It is with much anticipation and excitement that we announce our 59th release. With three brand new designs, one extension and a whole array of new Offc, Web and Pro versions of some of our classic FontFonts; FF 59 is one of our biggest releases yet.
The new designs
FF Scuba is a legible contemporary sans with a distinctive character. Searching for an offline companion for Verdana and not finding the exact tone he was looking for, designer Felix Braden set off to develop a new series of types. The resulting family is a bit tighter and more condensed than Verdana. In small sizes FF Scuba blends well with Verdana, and in display sizes it reveals its particular originality. The design combines constructed letters, like an almost rectangular o, with dynamic strokes and other elements referring to writing. This mix gives the typeface a lively touch, while still keeping true to its technical roots.
For a limited time, FF Scuba Regular is available for free download in OT and Web formats. Download it on the Goodies page.
FF Tisa Sans
FF Tisa Sans is Slovenian designer Mitja Miklavčič’s follow-up typeface to FF Tisa. Whether used together or separately, both of his families are excellent choices for branding projects and complex editorial applications. The original FF Tisa is one of the new-millennium favorites in the FontFont library—known for its sturdy and friendly forms, hence its common use in newspapers and magazines.
In all important details, FF Tisa Sans matches FF Tisa perfectly. Aside from the lack of serifs, the Sans features slightly reduced ink traps. Necessary system elements have been fine-tuned to one another, including the color density of blocks of text, the proportions of the letterforms and their distinctive stroke endings, and even the eye-catching Italics. Of course, the FF Tisa Sans character set contains the same range of characters and typographic features as the original FF Tisa, too. Since FF Tisa Sans should prove quite suitable for signage and information design projects, Miklavčič included a range of specially designed arrows in each font as well.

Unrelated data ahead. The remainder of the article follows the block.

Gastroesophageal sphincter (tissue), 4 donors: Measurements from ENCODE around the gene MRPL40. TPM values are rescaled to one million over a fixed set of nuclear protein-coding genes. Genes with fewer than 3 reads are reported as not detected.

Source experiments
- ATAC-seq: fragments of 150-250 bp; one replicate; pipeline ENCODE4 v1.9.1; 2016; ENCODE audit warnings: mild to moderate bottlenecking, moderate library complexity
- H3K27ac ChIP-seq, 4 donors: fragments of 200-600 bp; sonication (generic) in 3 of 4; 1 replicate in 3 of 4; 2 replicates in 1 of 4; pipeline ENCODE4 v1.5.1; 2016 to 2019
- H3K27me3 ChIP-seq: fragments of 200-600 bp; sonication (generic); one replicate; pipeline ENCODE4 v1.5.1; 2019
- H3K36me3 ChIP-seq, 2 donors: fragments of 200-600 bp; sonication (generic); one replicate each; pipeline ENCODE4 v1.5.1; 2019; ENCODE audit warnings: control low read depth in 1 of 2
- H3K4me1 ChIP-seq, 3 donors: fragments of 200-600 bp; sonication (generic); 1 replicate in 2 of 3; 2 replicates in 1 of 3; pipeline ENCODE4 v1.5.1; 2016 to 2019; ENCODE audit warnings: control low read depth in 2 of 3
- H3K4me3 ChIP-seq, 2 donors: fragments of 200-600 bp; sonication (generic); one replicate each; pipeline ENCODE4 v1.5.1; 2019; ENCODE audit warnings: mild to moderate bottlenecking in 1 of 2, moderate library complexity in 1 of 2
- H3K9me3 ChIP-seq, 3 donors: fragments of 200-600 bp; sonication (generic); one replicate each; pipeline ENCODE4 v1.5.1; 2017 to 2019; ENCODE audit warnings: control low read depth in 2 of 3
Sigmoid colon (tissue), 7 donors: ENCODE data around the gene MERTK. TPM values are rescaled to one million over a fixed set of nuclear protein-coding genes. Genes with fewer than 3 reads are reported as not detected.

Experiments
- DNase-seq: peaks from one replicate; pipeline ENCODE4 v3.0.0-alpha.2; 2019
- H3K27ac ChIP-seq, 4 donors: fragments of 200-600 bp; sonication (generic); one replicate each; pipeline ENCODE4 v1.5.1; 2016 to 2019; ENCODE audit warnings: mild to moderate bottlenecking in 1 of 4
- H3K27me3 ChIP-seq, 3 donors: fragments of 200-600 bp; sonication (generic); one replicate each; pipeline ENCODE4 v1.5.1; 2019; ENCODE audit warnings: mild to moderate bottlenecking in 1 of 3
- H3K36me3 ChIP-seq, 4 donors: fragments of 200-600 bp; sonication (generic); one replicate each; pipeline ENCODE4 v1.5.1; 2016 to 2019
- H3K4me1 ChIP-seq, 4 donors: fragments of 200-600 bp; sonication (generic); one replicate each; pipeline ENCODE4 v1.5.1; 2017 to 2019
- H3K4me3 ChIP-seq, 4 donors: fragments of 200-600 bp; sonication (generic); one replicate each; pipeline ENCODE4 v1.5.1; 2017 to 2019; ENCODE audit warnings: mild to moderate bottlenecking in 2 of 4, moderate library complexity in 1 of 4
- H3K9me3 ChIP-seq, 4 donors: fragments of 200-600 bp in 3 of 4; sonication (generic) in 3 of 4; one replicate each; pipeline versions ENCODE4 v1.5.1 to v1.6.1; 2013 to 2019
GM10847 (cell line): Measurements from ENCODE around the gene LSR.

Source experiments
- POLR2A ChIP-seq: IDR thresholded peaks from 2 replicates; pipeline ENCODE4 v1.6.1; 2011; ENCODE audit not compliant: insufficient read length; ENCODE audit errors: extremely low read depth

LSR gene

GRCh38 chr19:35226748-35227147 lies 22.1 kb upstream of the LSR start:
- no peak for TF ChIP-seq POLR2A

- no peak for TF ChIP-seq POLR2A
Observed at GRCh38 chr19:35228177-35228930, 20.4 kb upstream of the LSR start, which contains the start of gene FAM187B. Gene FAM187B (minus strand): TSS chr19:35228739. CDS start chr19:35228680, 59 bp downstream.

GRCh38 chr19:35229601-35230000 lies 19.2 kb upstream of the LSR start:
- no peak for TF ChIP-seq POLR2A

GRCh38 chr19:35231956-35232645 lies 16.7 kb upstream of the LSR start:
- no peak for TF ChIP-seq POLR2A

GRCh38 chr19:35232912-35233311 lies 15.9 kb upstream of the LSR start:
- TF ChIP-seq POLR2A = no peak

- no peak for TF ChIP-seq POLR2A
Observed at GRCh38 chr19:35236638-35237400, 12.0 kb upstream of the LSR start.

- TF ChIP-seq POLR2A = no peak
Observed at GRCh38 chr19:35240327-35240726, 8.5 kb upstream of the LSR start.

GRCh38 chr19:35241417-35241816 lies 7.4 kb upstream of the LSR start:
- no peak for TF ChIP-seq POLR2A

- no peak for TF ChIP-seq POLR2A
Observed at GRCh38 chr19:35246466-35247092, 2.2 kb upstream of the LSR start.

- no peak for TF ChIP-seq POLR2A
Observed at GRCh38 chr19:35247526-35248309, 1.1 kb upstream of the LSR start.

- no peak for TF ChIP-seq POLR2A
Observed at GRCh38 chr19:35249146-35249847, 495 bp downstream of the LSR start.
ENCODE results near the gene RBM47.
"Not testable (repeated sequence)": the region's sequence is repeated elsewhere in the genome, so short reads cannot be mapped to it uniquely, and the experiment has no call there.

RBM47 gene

Designed by Travis Kochel, FF Chartwell is a fantastic typeface for creating simple graphs. Driven by the frustration of creating graphs within design applications and inspired by typefaces such as FF Beowolf and FF PicLig, Travis saw an opportunity to take advantage of OpenType technology to simplify the process.
FF Chartwell (Pies, Lines, Bars) was originally released in 2011 under the TK Type foundry. In 2012, it was added to the FontFont library with the addition of four new chart styles, the Polar Series as well as Bars Vertical.
The Polar Series (Rose, Rings, and Radar) is a set of new designs, which take on the form of more experimental charts. In an effort to make the charts smarter and more dynamic, each design reacts not only to the data entered, but the number of values.
Updated and extended FontFonts
FF Meta Serif: Light and Extra Bold
Following the Greek/Cyrillic language update to FF Meta Serif in FF 58, we’ve now added two new weights to FF Meta Serif—Light and Extra Bold.
New Pro versions
Pro FontFonts enjoy the distinction of extended language support and ease of use, affording the typographer the ability to set text in a much broader range of languages. All Pro FontFonts include Extended Latin (Central European) characters, but may additionally support Cyrillic, Greek, or other/additional scripts. The following FontFonts now include Pro language support and thus speaking 36 Latin-based languages more.
New Office and Web FontFonts
We are continually updating our library to ensure that our FontFonts are in the most up to date and useable formats. With our latest release, we’ve updated a whole host of our portfolio for the use on the web, among them classics such as FF Strada, FF Legato, FF Transit, and FF Schulbuch.
All these faces additionally come in Offc versions, fonts tuned to work best in programs like Microsoft Word or PowerPoint.permalink